The Living Daylights is a James Bond film and thus is based on the books by former British Naval Intelligence officer Ian Fleming. We needn’t get into Fleming in detail but he definitely continued working for British intelligence after WW2, was good friends with Allen Dulles and generally quite friendly with the CIA. Most of the others who created the Bond film franchise had either worked in the military or intelligence agencies, or had worked closely with them to produce movies during and after WW2. Specifically, The Living Daylights was partly filmed on British Ministry of Defence property – the opening sequence on Gibraltar was almost entirely shot on MOD land. The production also borrowed planes from the Spanish Air Force and it seems from the American Air Force too. As per usual, Morocco was the stand in for Afghanistan.
The Beast of War, which is a far less well-known movie employed former US Marine Dale Dye in one of the first movies he ever worked on after leaving the Marine Corps. Dye also worked on several Oliver Stone films, Wag the Dog, Rules of Engagement, Tropic Thunder and other movies that we have examined before or will be examining in the future. On the website for his company, Warriors Inc, Dye recalls:
An interesting aspect of our work on The Beast was my early mission to Israel during which I was given negotiable securities and ordered to purchase two captured Soviet tanks from the Israeli Defense Forces. Fortunately, I had some personal contacts in the IDF from active duty days and I was able to negotiate a deal for two T-55s over a couple of beers in the bar of the King David Hotel in Tel Aviv. I hadn’t realized until that moment that working as a military advisor on films might employ me as an international arms dealer.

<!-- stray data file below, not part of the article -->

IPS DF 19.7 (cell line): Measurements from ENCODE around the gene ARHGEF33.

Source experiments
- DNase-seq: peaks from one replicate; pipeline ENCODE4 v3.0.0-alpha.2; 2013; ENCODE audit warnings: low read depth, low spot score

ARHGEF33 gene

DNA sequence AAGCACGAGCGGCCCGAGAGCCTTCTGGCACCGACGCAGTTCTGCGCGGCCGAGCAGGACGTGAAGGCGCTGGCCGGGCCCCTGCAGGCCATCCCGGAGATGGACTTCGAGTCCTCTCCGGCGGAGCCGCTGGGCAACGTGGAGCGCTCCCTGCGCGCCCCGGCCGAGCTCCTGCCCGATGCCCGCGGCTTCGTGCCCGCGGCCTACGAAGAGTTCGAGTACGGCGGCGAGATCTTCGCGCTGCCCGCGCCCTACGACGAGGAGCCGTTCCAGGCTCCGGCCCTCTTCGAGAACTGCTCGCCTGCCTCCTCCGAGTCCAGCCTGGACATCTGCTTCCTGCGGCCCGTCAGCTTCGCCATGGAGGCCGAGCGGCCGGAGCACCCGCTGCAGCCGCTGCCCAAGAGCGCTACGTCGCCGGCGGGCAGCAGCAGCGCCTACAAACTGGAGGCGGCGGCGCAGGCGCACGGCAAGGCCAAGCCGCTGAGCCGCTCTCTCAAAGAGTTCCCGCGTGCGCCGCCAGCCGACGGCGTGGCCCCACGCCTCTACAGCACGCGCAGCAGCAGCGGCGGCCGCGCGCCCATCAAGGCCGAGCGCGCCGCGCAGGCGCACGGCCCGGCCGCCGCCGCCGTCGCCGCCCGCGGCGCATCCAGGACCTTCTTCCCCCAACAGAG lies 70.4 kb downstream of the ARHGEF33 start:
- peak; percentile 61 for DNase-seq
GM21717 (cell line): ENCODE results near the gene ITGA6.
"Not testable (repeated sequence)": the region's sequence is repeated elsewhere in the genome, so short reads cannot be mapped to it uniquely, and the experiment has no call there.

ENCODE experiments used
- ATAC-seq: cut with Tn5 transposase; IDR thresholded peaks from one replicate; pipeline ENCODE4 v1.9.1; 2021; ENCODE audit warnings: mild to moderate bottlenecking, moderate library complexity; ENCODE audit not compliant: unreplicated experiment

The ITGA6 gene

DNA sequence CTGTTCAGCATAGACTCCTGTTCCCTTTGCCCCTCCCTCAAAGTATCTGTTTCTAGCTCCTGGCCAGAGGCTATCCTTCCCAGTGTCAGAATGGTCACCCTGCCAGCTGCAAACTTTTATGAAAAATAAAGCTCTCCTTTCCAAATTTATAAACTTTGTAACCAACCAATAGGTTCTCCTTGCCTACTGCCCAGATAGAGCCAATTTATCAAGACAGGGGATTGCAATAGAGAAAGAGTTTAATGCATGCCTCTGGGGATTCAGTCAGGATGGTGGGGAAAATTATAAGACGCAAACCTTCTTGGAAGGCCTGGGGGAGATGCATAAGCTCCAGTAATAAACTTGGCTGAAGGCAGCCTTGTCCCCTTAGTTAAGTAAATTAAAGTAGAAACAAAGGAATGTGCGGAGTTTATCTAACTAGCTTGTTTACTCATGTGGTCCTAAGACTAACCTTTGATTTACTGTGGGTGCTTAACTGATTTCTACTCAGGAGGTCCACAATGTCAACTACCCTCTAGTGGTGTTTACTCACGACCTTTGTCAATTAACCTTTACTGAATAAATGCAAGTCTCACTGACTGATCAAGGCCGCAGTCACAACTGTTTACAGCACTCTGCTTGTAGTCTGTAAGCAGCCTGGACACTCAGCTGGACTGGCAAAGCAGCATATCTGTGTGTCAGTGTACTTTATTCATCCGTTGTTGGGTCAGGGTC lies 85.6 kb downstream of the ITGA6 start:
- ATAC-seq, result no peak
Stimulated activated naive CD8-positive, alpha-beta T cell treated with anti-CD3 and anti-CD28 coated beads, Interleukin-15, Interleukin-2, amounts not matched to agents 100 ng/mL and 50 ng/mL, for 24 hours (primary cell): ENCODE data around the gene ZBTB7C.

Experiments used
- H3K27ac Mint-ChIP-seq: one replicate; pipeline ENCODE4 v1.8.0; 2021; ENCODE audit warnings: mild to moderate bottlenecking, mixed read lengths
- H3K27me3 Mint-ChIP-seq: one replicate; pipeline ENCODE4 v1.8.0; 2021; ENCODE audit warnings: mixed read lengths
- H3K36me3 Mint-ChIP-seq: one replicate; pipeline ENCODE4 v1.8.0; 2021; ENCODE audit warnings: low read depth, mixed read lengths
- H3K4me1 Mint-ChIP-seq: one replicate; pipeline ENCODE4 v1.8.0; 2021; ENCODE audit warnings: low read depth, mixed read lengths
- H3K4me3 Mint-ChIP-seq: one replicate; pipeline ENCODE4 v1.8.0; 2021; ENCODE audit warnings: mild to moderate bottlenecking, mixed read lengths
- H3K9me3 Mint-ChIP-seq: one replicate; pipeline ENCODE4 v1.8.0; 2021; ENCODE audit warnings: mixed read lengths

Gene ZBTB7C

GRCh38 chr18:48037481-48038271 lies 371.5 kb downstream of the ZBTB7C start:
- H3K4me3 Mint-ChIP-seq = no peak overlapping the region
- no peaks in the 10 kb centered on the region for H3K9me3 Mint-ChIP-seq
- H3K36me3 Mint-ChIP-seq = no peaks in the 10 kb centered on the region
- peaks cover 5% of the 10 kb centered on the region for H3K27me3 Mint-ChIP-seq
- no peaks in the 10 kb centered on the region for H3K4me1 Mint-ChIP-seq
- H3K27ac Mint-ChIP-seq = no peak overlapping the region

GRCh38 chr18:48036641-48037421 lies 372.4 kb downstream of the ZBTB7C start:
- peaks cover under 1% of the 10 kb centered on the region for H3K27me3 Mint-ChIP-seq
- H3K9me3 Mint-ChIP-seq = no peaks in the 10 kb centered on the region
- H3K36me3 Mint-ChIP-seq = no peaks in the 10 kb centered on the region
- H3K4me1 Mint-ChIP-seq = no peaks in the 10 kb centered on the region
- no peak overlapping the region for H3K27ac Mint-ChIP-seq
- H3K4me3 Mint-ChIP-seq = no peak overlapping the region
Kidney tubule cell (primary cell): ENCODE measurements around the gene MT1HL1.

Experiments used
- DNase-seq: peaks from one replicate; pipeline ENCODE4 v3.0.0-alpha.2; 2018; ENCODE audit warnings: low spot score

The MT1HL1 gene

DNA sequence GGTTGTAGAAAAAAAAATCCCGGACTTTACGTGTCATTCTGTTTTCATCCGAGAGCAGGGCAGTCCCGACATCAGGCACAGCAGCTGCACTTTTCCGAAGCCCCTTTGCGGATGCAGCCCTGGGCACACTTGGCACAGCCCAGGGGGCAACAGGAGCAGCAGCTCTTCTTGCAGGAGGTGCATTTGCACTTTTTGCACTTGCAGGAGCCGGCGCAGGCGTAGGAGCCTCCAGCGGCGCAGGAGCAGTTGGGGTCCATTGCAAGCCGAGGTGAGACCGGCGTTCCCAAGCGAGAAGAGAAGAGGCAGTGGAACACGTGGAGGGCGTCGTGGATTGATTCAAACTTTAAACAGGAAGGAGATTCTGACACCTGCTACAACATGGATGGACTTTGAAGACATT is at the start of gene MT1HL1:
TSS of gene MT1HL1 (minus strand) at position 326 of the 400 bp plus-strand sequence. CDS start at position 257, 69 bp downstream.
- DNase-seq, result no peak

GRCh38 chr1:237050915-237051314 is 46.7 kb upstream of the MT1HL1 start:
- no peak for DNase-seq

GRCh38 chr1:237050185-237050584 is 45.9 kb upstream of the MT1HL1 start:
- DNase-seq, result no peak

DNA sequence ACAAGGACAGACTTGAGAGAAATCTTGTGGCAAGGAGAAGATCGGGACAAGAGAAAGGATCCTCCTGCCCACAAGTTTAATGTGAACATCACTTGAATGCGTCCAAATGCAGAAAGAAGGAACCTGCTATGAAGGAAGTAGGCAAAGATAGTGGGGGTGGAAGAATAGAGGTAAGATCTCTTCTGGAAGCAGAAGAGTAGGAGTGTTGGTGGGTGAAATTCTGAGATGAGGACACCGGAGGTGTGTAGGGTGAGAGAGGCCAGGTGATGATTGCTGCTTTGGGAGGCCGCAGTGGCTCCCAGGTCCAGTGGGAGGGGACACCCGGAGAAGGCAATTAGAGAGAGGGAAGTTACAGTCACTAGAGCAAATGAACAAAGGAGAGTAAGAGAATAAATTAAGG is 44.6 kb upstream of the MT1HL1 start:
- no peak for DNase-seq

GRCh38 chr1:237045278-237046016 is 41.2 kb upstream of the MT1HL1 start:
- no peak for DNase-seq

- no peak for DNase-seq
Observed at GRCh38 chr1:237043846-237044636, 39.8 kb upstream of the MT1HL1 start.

Just as the CIA bought Soviet arms from Israel to help arm the mujahideen the producers of this film bought two captured Soviet tanks from the Israeli government. The Beast of War was primarily filmed in Israel with the permission of the government, and they borrowed an Aérospatiale Super Frelon helicopter from the French military.
Rambo III, easily the dumbest movie ever made about the Soviet-Afghan War, was also state sponsored. I know that some of you will have listened to a recent podcast by someone who shall remain nameless but who peddles the simplistic anti-American conspiracy theory mentioned above. He said he could not find any evidence of government support for Rambo III, which to my mind just shows you how this self-proclaimed producer of ‘open source intelligence news’ doesn’t have a fucking clue what he’s talking about. If only he’d bothered to watch the credits for the film he’d have noticed that the producers thank officials from the US senate, the State Department, the Treasury and the Bureau of Alcohol, Tobacco and Firearms. A little digging yields the fact that they filmed extensively in Israel and much of the Soviet weaponry and vehicles were provided by the Israeli government. It’s remarkable what you can find out if you actually do open source research rather than just rip off other people’s stuff, call it open source and try to take the credit for yourself.